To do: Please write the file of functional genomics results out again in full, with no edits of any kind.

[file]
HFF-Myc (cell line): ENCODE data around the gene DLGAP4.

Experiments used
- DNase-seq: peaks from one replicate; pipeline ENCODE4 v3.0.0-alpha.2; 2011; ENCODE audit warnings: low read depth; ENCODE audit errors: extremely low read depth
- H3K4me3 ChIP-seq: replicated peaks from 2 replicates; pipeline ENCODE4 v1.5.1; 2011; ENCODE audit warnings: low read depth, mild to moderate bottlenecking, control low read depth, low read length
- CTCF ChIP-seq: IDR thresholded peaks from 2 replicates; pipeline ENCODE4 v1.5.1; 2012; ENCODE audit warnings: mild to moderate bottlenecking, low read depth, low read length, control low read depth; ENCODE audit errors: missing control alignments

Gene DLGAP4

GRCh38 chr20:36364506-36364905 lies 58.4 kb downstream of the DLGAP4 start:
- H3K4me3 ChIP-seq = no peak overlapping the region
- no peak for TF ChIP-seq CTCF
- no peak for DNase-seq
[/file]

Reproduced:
HFF-Myc (cell line): ENCODE data around the gene DLGAP4.

Experiments used
- DNase-seq: peaks from one replicate; pipeline ENCODE4 v3.0.0-alpha.2; 2011; ENCODE audit warnings: low read depth; ENCODE audit errors: extremely low read depth
- H3K4me3 ChIP-seq: replicated peaks from 2 replicates; pipeline ENCODE4 v1.5.1; 2011; ENCODE audit warnings: low read depth, mild to moderate bottlenecking, control low read depth, low read length
- CTCF ChIP-seq: IDR thresholded peaks from 2 replicates; pipeline ENCODE4 v1.5.1; 2012; ENCODE audit warnings: mild to moderate bottlenecking, low read depth, low read length, control low read depth; ENCODE audit errors: missing control alignments

Gene DLGAP4

GRCh38 chr20:36364506-36364905 lies 58.4 kb downstream of the DLGAP4 start:
- H3K4me3 ChIP-seq = no peak overlapping the region
- no peak for TF ChIP-seq CTCF
- no peak for DNase-seq